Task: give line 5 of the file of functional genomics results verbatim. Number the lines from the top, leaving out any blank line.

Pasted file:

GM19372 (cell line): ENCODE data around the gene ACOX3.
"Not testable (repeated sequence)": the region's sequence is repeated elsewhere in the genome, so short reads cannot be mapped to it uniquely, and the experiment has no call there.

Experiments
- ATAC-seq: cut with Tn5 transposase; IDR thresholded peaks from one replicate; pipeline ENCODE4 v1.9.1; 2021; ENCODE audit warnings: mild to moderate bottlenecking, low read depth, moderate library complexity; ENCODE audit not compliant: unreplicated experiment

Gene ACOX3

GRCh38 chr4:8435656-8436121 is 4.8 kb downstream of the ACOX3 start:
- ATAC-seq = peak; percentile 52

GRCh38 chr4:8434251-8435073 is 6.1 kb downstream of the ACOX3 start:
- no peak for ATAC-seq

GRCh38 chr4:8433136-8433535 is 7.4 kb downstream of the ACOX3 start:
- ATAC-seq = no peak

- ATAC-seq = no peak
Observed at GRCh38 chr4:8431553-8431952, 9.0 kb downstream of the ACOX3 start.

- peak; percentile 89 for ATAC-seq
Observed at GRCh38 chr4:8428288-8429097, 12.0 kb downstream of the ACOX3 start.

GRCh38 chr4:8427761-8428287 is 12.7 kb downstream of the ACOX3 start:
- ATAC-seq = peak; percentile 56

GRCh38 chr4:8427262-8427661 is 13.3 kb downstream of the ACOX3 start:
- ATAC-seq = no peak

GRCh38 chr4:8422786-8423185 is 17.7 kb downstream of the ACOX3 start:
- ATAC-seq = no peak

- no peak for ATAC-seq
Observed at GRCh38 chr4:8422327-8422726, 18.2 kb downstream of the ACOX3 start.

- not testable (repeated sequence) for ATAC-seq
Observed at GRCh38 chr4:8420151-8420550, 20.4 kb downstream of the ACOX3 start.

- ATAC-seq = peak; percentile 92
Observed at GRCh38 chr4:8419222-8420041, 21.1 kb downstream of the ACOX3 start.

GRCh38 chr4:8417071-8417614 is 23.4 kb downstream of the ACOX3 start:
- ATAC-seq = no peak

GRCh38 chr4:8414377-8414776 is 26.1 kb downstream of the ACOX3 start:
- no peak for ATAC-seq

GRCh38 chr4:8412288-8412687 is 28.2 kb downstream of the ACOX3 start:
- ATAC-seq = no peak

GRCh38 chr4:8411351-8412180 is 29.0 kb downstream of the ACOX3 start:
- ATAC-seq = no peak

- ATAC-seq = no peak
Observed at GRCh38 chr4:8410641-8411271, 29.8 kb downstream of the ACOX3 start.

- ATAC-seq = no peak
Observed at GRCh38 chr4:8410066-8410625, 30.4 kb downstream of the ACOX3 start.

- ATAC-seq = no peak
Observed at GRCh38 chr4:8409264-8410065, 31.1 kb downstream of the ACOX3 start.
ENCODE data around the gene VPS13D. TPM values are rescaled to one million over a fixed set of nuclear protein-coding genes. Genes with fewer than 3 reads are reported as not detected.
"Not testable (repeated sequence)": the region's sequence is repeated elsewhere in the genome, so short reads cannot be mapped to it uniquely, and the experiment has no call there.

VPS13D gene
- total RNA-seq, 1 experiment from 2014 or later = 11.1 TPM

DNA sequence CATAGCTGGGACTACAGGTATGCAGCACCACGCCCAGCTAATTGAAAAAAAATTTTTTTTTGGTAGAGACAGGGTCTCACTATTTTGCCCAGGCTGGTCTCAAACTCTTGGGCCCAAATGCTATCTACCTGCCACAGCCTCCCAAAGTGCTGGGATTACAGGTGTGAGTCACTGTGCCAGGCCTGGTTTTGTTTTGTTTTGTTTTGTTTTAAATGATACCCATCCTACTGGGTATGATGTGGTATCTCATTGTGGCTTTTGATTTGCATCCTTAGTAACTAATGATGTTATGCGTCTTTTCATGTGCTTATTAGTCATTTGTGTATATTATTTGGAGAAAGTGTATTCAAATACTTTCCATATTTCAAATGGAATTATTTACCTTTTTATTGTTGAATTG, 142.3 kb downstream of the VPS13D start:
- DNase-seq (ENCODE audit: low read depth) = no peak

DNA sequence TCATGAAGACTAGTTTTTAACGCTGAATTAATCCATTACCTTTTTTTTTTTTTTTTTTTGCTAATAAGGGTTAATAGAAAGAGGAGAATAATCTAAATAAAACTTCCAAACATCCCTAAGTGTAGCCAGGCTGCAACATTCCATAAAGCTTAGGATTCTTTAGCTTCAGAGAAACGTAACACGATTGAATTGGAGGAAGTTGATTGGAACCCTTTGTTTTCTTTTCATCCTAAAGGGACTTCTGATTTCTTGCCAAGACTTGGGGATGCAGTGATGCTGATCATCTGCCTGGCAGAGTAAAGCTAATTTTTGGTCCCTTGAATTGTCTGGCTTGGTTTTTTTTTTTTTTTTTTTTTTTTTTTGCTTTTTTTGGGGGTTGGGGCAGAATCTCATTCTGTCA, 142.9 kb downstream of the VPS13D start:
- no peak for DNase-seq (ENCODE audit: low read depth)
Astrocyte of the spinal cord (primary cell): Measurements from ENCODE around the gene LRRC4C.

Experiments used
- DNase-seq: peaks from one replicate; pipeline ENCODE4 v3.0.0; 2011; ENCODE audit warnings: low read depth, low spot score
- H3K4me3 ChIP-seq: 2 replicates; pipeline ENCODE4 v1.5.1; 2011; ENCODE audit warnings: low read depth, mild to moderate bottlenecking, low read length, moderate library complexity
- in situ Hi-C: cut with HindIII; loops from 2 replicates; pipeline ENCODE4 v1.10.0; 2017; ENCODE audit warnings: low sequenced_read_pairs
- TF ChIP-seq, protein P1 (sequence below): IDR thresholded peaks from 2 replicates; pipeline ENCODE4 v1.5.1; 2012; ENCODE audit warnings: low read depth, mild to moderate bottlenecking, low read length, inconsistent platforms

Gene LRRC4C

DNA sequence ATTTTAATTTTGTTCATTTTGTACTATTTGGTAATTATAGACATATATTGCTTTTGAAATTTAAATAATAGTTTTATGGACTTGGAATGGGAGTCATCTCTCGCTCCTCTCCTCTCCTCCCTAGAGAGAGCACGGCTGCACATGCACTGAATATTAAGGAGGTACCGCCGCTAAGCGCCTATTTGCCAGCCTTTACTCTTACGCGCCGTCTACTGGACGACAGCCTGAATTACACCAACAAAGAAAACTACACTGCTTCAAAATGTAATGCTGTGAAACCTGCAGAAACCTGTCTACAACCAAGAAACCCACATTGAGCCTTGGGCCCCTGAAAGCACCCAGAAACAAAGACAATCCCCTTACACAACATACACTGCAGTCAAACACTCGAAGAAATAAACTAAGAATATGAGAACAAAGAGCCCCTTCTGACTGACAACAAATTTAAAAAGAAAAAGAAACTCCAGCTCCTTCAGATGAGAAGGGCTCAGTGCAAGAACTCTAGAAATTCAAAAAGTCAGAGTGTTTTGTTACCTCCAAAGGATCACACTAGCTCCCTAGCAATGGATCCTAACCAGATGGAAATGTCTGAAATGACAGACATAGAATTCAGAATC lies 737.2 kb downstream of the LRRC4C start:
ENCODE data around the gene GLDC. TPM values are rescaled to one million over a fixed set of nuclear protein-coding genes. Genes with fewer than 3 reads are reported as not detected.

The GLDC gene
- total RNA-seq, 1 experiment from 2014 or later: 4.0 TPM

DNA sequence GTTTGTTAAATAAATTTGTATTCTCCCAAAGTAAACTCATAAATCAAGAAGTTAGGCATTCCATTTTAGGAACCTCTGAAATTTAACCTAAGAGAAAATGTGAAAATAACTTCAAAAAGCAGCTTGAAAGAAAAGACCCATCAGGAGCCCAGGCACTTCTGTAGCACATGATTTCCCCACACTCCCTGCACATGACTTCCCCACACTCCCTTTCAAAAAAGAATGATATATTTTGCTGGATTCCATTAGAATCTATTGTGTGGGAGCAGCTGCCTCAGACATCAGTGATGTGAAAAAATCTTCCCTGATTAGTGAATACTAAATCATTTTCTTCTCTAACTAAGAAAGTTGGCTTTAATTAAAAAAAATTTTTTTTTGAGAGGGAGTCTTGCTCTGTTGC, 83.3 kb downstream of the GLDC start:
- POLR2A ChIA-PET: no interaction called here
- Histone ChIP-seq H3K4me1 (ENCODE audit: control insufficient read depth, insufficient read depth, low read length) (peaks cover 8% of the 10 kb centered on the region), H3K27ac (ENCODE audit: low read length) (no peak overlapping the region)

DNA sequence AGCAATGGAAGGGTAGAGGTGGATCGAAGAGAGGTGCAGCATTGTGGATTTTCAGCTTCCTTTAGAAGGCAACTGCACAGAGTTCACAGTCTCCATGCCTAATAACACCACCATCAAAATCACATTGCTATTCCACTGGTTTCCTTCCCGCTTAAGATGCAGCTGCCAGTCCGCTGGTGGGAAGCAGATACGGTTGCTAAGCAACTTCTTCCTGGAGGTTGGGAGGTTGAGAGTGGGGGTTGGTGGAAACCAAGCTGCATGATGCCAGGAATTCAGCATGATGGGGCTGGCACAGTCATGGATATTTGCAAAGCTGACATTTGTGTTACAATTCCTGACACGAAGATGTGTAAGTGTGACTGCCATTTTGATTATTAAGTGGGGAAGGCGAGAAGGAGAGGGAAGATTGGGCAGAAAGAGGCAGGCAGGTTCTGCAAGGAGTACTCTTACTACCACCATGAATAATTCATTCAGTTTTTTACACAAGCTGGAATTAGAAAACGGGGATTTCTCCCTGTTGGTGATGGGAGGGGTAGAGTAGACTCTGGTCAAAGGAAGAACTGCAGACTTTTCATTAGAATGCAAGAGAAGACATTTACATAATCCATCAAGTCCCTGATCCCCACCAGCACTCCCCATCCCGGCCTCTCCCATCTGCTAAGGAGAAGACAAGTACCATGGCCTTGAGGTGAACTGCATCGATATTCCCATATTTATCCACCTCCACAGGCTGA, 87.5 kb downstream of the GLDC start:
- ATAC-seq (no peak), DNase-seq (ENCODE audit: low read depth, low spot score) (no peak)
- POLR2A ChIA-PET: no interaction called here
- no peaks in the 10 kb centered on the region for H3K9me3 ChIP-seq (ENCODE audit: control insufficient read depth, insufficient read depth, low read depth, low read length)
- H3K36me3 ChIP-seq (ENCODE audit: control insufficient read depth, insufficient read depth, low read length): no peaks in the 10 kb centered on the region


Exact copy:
Gene ACOX3